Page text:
People You Meet – Tammy Shoemaker


Age: 50

Occupation: Pocahontas County Convention and Visitors Bureau Information Specialist at Cass Scenic Railroad State Park and Snowshoe Mountain Resort

Education: Graduated from Pocahontas County High School in 1984

Family: Step-son, Drew Caloccia, a student at Glenville State College

Hometown: Grew up in Mace, now lives in Cass

Hobbies: Walking, hiking and photography

Favorite Author: David Baldacci

Favorite Movie: “I don’t watch movies enough to have a favorite movie. I’d rather read all the time. I’m always reading.”

Philosophy of Life: Before you move into the future, you have to look into the past. You have to know where you’ve been to know where you are going because they combine. You have to know one with the other.

Like most people who grew up in Pocahontas County, Tammy Shoemaker began her career in the tourism industry in high school when she got a job at Snowshoe Mountain Resort.

After graduating, Shoemaker knew she wanted to stay in the county and really enjoyed working with visitors, so she got a job at Cass Scenic Railroad State Park.

“I’m one of those people that, I love talking to people – especially here [Cass] and Snowshoe,” she said. “You get to meet all different types of people, so it’s not just the people you grew up with. I like visiting with everybody. It doesn’t matter where they’re from. I like to know their story, and I want them to know my story.”

Combining her love of meeting new people and talking about Pocahontas County, Shoemaker found her niche as an information specialist. After many years with Cass, Shoemaker was hired by the Pocahontas County Convention and Visitors Bureau to work at its visitors centers at Cass and Snowshoe.

“I like talking to people about Cass,” she said. “I like talking about Snowshoe and about Pocahontas County. It’s what has kept me here. There’s always something to learn about this place [Pocahontas County]. It’s so big, and it’s got so much history to it, and with all the different places that we have to visit here, there’s never a time when I’ll know everything, which is what makes it exciting.”

When Cass opens Memorial Day weekend, Shoemaker can be found in the former Cass Post Office where she greets visitors and provides answers to a plethora of questions. Then in the winter when Cass closes for the winter and snow begins to fall, Shoemakers heads to The Village Depot where, again, she does what she can for the visitors.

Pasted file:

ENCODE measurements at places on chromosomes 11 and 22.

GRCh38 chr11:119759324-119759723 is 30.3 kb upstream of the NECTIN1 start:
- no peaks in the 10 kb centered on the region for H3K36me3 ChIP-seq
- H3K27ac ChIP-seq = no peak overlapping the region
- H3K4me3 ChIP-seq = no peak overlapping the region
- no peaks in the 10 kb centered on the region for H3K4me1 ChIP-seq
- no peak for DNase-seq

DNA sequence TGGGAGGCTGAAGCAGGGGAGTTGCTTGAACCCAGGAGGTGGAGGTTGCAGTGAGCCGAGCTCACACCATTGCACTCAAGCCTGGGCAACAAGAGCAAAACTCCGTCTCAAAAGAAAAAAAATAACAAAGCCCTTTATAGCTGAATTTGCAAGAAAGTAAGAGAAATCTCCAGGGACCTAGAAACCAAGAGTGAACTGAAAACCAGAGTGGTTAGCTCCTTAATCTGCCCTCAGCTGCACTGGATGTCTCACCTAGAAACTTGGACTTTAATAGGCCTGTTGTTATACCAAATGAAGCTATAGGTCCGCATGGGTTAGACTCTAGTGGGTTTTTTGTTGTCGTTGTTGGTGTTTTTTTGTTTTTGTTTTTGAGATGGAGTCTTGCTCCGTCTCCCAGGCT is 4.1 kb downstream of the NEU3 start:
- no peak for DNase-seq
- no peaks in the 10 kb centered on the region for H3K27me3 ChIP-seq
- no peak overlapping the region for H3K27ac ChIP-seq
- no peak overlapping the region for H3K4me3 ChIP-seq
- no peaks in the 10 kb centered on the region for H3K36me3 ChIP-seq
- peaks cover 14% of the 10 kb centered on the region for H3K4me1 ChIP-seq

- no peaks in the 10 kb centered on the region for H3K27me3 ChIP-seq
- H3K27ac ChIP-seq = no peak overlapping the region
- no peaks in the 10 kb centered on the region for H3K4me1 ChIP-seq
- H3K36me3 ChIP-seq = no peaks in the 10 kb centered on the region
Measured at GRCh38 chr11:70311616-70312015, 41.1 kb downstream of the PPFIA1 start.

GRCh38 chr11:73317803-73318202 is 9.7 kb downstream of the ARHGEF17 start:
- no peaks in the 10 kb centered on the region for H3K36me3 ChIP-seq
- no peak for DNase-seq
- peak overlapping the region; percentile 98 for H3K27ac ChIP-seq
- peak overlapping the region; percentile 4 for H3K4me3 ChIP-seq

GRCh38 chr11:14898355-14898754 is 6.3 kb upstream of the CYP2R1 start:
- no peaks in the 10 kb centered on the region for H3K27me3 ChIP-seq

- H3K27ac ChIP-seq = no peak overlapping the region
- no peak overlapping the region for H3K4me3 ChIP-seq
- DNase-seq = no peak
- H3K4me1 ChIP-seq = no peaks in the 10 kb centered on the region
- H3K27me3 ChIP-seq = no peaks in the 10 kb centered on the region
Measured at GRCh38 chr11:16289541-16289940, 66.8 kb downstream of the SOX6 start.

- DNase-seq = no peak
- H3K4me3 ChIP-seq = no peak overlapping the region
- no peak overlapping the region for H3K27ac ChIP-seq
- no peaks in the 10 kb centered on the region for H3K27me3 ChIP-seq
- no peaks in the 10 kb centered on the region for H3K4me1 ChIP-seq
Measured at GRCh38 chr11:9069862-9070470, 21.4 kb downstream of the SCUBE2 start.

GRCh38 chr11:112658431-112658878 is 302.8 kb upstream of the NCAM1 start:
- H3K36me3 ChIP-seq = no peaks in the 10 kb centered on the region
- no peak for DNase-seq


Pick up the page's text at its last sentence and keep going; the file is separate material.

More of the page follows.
What makes Shoemaker unique is that she goes above and beyond to help visitors find the answers they are looking for, even if it means doing research and sending them a letter, weeks after their visit.

“I’ve never actually done just my job anywhere, I don’t think,” she said. “I’m just not that type of person. If there’s a guest here that needs help, I’m going to help them. That’s just me. I’m going to direct them to where they need to go to or explain to them whatever they need to know about. I’ve given tours up through [Cass] before. I’ve given tours through the [Cass] Company Store because there’s so much history in the Company Store that you miss unless you know what you’re looking at.

“Even at Snowshoe, I’m outside a lot and helping a guest, directing them, telling them where to go,” she continued. “If they can’t find this building or that building, I’ll walk them up to that building.”

Photo courtesy of Tammy Shoemaker If she isn’t inside the Visitors Center at Cass Scenic Railroad State Park, Tammy Shoemaker can be found on the front porch, watching the trains and assisting the visitors.
Photo courtesy of Tammy Shoemaker
If she isn’t inside the Visitors Center at Cass Scenic Railroad State Park, Tammy Shoemaker can be found on the front porch, watching the trains and assisting the visitors.

Along with offering assistance, Shoemaker is always ready to answer any question, even if it requires a little research.

“There’s always someone asking questions that you don’t know,” she said. “I’m one of those people that absolutely hates the answer ‘I don’t know,’ and leave it at that. I’ve actually taken people’s name and address and went to someone to find an answer for them, and I’ll send them a letter, or an email to get the answer to them.”